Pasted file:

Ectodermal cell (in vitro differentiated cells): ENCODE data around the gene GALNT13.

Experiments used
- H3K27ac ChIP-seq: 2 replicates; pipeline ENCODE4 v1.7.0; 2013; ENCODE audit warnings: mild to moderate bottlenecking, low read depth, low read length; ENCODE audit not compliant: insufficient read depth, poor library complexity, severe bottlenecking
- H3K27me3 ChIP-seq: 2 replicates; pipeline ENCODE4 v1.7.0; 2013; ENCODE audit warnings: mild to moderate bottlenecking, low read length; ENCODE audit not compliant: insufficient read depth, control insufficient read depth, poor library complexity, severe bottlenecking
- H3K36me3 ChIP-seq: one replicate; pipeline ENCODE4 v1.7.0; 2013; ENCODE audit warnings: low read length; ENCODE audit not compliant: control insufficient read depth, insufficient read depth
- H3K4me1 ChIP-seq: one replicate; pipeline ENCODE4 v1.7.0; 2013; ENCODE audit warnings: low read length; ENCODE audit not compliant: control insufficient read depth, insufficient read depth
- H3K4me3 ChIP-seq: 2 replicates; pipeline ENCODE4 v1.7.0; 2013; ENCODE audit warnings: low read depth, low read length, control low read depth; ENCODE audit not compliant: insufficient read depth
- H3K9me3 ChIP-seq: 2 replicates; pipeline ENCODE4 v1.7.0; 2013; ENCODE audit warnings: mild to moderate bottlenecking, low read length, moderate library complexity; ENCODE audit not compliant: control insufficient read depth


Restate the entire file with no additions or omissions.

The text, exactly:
Ectodermal cell (in vitro differentiated cells): ENCODE data around the gene GALNT13.

Experiments used
- H3K27ac ChIP-seq: 2 replicates; pipeline ENCODE4 v1.7.0; 2013; ENCODE audit warnings: mild to moderate bottlenecking, low read depth, low read length; ENCODE audit not compliant: insufficient read depth, poor library complexity, severe bottlenecking
- H3K27me3 ChIP-seq: 2 replicates; pipeline ENCODE4 v1.7.0; 2013; ENCODE audit warnings: mild to moderate bottlenecking, low read length; ENCODE audit not compliant: insufficient read depth, control insufficient read depth, poor library complexity, severe bottlenecking
- H3K36me3 ChIP-seq: one replicate; pipeline ENCODE4 v1.7.0; 2013; ENCODE audit warnings: low read length; ENCODE audit not compliant: control insufficient read depth, insufficient read depth
- H3K4me1 ChIP-seq: one replicate; pipeline ENCODE4 v1.7.0; 2013; ENCODE audit warnings: low read length; ENCODE audit not compliant: control insufficient read depth, insufficient read depth
- H3K4me3 ChIP-seq: 2 replicates; pipeline ENCODE4 v1.7.0; 2013; ENCODE audit warnings: low read depth, low read length, control low read depth; ENCODE audit not compliant: insufficient read depth
- H3K9me3 ChIP-seq: 2 replicates; pipeline ENCODE4 v1.7.0; 2013; ENCODE audit warnings: mild to moderate bottlenecking, low read length, moderate library complexity; ENCODE audit not compliant: control insufficient read depth